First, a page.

For practicing the method of the invention, it is sometimes preferred to pre-flush the formation by injecting salt solutions, particularly when the formation connate water is quite hard and the acidizing composition contains components which form precipitates with ions in the water, to reduce precipitation of insoluble materials when the acidizing composition contacts the formation. Useful salt solutions include, without limitation, aqueous sodium chloride or ammonium chloride solutions. Hydrocarbon liquids are also useful for a pre-flush of the formation. These liquids, which can include aromatic solvents, are used to dissolve organic materials, such as wax and heavy oil, from mineral or scale surfaces to permit reaction with the acid. The liquids also serve to separate the acid from crude oil, helping prevent the formation of sludges or emulsions caused by the acid-oil oil interaction. The solvent can also contain a glycol ether compound, usually in concentrations of 5 to 10 percent, to help remove emulsion blocks downhole or to leave mineral and scale surfaces water-wet to aid their reaction with acid. Ethylene glycol monobutyl ether is an example of compounds which can be used. The volume of preflush is typically about 1 to about 500 gallons per vertical foot of formation to be treated.
Acidizing is conducted by injecting the composition through a well into the formation, using pressures sufficient to penetrate the formation. Typical volumes of acidizing composition used are about 1 to about 500 gallons per vertical foot of formation to be treated. Penetration can be improved by following this injection with injecting into the formation an afterflush fluid, typically comprising an aqueous solution of a salt, such as ammonium chloride, or a liquid which is immiscible with the acidizing composition, such as a hydrocarbon liquid (crude oil, diesel fuel, kerosene, and the like). The acidizing composition itself and afterflushes often contain a glycol ether compound, such as ethylene glycol monobutyl ether. The glycol ether tends to prevent emulsion blocks and to retard adsorption of other acidizing additives onto the formation face. However, it does not prevent the reaction of the water-soluble organosilanes with the formation. When used in an afterflushing fluid, such as a hydrocarbon liquid, the glycol ether can aid in the removal of acidizing additives, such as corrosion inhibitors, which may have adsorbed on the formation and could restrict flow of fluids through the formation. The afterflush assists in displacing the acidizing composition into the formation, and is typically about 1 to about 500 gallons per vertical foot of formation to be treated.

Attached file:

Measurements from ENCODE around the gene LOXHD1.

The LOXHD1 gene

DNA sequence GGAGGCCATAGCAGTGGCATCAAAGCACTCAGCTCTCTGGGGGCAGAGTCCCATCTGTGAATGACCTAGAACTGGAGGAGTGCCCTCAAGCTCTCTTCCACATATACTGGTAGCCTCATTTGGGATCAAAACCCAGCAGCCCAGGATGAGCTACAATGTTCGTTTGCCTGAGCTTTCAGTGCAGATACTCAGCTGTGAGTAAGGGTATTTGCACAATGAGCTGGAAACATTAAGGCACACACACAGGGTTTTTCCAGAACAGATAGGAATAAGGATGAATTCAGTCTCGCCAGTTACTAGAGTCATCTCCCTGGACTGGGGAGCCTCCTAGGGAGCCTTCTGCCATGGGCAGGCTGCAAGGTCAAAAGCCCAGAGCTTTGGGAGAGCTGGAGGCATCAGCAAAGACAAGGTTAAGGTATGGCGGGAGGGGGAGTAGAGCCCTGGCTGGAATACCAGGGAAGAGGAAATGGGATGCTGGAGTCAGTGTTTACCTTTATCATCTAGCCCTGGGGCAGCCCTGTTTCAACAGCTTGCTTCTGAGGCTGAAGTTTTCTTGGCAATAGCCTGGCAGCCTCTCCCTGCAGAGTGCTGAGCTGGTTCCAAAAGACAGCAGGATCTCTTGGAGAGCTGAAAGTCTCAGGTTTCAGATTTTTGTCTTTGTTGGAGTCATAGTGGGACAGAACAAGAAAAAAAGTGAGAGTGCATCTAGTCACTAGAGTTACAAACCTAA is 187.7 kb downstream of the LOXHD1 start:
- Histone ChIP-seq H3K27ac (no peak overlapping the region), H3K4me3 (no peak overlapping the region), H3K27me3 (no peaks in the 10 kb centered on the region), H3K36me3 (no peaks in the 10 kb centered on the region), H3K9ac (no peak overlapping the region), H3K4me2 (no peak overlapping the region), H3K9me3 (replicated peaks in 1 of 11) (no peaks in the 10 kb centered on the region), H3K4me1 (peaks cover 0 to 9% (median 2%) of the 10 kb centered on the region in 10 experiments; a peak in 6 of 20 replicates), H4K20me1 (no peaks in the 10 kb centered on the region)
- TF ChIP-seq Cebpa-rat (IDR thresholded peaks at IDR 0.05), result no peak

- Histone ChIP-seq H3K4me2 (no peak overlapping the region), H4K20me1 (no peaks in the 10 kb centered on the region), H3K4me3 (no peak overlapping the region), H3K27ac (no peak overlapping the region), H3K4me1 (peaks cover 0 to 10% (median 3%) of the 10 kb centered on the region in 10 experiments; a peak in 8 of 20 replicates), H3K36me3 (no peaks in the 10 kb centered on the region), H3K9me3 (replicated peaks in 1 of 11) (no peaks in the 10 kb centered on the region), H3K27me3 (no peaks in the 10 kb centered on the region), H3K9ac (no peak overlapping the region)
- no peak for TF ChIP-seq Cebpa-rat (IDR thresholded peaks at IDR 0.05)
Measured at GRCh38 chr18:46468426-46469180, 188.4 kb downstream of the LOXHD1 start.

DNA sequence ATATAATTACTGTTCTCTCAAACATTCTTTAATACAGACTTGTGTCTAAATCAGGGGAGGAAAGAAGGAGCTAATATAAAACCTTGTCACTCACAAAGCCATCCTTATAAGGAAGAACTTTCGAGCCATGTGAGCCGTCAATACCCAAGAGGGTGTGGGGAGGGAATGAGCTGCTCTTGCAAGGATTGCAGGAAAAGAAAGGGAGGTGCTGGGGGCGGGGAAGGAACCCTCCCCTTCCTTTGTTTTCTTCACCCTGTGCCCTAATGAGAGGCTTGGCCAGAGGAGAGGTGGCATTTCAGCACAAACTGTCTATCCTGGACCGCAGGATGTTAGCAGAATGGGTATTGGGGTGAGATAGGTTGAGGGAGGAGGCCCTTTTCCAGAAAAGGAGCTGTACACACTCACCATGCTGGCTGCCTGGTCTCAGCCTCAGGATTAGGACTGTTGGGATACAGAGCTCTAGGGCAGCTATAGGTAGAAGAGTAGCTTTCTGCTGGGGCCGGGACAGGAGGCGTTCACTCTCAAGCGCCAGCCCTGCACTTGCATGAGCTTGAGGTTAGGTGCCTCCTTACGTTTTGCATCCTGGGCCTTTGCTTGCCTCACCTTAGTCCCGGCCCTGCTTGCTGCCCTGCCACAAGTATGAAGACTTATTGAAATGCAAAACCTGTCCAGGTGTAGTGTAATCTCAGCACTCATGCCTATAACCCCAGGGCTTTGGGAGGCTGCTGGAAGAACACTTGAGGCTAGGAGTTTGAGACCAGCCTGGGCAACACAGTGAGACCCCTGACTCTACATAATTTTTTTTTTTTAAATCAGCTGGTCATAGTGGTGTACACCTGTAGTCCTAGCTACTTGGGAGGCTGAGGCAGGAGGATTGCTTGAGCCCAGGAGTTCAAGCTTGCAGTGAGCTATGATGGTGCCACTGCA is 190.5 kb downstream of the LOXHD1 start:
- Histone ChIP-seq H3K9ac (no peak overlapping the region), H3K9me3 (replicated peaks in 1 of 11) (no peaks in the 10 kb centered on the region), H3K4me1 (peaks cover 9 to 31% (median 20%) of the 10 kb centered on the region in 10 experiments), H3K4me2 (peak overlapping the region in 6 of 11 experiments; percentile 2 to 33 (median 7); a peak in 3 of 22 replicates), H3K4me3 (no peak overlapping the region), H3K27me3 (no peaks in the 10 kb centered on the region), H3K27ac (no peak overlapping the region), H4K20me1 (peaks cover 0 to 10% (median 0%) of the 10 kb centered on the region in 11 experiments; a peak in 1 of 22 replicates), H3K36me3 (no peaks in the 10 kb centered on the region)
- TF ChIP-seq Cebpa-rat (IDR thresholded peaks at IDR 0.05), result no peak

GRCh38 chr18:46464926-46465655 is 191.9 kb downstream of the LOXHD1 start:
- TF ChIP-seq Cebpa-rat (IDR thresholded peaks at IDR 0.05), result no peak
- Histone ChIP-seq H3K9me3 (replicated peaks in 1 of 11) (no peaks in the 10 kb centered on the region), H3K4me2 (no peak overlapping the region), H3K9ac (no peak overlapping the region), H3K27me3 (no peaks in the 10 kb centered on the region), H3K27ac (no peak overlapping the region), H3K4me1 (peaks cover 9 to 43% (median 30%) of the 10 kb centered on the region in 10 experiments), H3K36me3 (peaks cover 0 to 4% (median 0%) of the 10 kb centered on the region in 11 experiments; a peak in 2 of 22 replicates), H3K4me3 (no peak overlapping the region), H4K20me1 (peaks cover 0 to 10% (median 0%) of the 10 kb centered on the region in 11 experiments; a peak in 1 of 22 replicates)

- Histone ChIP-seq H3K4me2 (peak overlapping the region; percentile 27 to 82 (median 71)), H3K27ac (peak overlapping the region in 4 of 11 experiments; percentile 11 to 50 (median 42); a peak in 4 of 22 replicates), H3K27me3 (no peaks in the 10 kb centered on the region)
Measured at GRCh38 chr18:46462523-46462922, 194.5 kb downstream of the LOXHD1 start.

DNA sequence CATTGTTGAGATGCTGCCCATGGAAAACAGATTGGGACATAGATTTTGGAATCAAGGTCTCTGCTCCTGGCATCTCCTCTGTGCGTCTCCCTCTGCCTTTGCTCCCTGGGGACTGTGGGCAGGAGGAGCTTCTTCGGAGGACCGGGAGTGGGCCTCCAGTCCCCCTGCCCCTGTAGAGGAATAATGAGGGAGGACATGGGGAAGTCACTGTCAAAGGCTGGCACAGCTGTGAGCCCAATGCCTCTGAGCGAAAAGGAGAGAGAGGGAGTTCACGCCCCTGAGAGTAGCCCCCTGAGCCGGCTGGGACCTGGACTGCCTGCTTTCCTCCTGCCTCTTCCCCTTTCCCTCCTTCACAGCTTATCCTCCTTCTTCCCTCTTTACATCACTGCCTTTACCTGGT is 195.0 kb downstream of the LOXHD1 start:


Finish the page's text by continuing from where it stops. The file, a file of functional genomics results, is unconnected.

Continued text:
After the acidizing composition has had sufficient time to react with the formation, the composition is removed from the formation through the well. Following the removal operation, the well can be used for its normal desired purpose, e.g., production from, or injection into, the formation.
While the reaction of the organosilicon compound with materials in the formation is not completely understood, and while the invention is not to be held to any theory of operation, it is believed that the organosilicon compound condenses on and reacts with active sites on siliceous surfaces, with which it comes in contact, to form a polymer. It is believed that a silane monomer first hydrolyzes and forms a reactive intermediate and either the acid or alcohol depending on the type of monomer: ##STR3##
The reactive intermediates, "silanols," then condense to begin formation of the polymer. ##STR4##
The growth of the polymer can proceed as hydrolysis and condensation continue.
The silanol can also react with active sites on the rock to covalently bind the polymer to it: ##STR5## The polymer becomes covalently bonded to any siliceous surface, including clays and the quartz grains which define the pore structure in sandstones or poorly consolidated or unconsolidated formations containing siliceous materials. The polymer acts as a "glue" to bind formation fines in place, thus reducing their movement when a fluid flows through the formation and decreasing their reactivity toward acids. The polymer also coats any water-swellable clays and thereby reduces their subsequent swelling by water-containing fluids.
For purposes of the present invention, "formation fines" are defined as particles small enough to pass through openings of the smallest sieve commonly available (400 U.S. Mesh, or 37 micron openings). The composition of the fines can be widely varied as there are many different materials present in subterranean formations. Broadly, fines may be classified as being quartz, or other minerals such as: feldspars; muscovite; calcite; dolomite; barite; water-swellable clays, including montmorillonite, beidellite, nontronite, saponite, hectorite and sauconite (with montmorillonite being the clay material most commonly encountered); non-water-swellable clays, including kaolinite and illite; and amorphous materials. Fines are present to some extent in most sandstones, shales, limestones, dolomites and the like. Problems associated with the presence of fines are often most pronounced in sandstone-containing formations.
When acidizing solutions contain the organosilicon compounds, a retarded rate of reaction between acids and formation components is obtained. In addition, the apparent coating effect of organosilicon compound reaction products persists after the acidizing solution is no longer present, resulting in stabilization of the fine particulate matter against movement in the formation and a greater retention of the increased permeability obtained by acidizing.